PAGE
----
Moscow Zoo welcomes the birth of Humboldt penguins

February 15, 2018

A Moscow Zoo colony of Humboldt penguins –  a rare endangered species – has grown. Four chicks hatched over a month ago with the first seeing the light of day on 1 January, two others followed on 3 January and the last one on 5 January.  The young spend most of their time in the nest located in a cave in the warm enclosure of the House of Birds, a special area within the older part of the zoo. In a month, however, the chicks will learn to swim and will be seen more often accompanying their parents outside.

For the time being, they are covered with down, which protects them from the cold. In a month, the chicks will grow feathers with a different colour pattern from that of adult Humboldt penguins, which have black heads with a white ring, black backs and a wide black band on their white belly. The base of the bill is pink. The birds stand 70 cm tall and weigh five kilograms, consume mostly Baltic herring, and can live for over 30 years in captivity.

The chicks will not take food from keepers for another half a year, so they are being fed by their parents.

“It’s an uphill battle to teach the chicks to feed themselves. Zoologists have a long way to go before young penguins start taking food from their hands. For now the chicks are cared for by their parents. Interestingly, both males and females are known to feed and educate their young and to brood eggs. Penguins are one of the most caring parents in the animal world,” said Svetlana Akulova, general director of the Moscow Zoo.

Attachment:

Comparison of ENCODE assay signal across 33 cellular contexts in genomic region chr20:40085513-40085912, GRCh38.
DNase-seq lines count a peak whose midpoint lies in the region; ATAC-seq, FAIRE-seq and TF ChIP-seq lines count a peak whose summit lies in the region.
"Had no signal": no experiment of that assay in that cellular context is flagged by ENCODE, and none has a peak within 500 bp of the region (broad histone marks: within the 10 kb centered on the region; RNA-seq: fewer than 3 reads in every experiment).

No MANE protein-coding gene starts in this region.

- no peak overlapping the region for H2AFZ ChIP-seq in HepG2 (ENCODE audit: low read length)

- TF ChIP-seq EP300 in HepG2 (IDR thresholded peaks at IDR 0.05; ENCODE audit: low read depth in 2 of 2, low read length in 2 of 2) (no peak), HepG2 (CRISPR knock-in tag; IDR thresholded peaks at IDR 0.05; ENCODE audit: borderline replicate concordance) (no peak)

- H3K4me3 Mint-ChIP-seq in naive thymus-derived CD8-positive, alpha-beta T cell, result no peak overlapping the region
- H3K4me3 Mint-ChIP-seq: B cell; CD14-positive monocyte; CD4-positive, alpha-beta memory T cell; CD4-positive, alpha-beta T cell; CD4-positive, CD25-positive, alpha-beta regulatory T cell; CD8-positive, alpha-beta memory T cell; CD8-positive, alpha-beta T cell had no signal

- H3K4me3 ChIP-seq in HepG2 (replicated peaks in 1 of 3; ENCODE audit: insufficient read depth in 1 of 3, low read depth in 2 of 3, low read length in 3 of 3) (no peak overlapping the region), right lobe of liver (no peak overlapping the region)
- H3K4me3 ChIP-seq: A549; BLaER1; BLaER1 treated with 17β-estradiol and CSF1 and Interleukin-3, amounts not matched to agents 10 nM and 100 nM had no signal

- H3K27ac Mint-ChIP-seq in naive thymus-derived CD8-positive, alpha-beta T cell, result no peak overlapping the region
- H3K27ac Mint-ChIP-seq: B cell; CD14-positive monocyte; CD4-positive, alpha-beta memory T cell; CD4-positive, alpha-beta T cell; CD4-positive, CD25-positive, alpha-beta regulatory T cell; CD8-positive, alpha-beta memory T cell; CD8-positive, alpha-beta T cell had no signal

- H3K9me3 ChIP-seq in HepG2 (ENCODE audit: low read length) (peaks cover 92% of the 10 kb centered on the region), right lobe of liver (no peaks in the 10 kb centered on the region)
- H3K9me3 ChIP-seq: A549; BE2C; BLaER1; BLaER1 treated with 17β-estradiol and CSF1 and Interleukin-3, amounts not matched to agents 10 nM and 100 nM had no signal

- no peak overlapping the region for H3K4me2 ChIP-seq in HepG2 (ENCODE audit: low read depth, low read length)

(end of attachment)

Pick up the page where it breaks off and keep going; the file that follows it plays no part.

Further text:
After the weather got cold in the Russian capital, the Humboldt penguins moved to the warmer room in the House of Birds pavilion. For a month they brooded, and four chicks had hatched by 5 January. They are not the first Humboldt penguins to hatch at the zoo. The colony of this Red Data List bird now has 20 members.

Humboldt penguins live on the western rocky shores of South America and neighbouring isles, cooled by the Peru Current. They are monogamous by nature, with the global population standing at 12,000 pairs.

The Moscow Zoo first welcomed these birds over 20 years ago. The enclosure has a special HVAC system to accommodate their preference for cold water and warm air.

Last year as well, the Moscow colony grew in number with six birds born there.

In late 2017, six Gentoo penguins were brought to the Moscow Zoo from Germany as part of a European programme to preserve the species in captivity. The new birds can be seen not far from their Humboldt relatives – by the entrance to the House of Birds pavilion.


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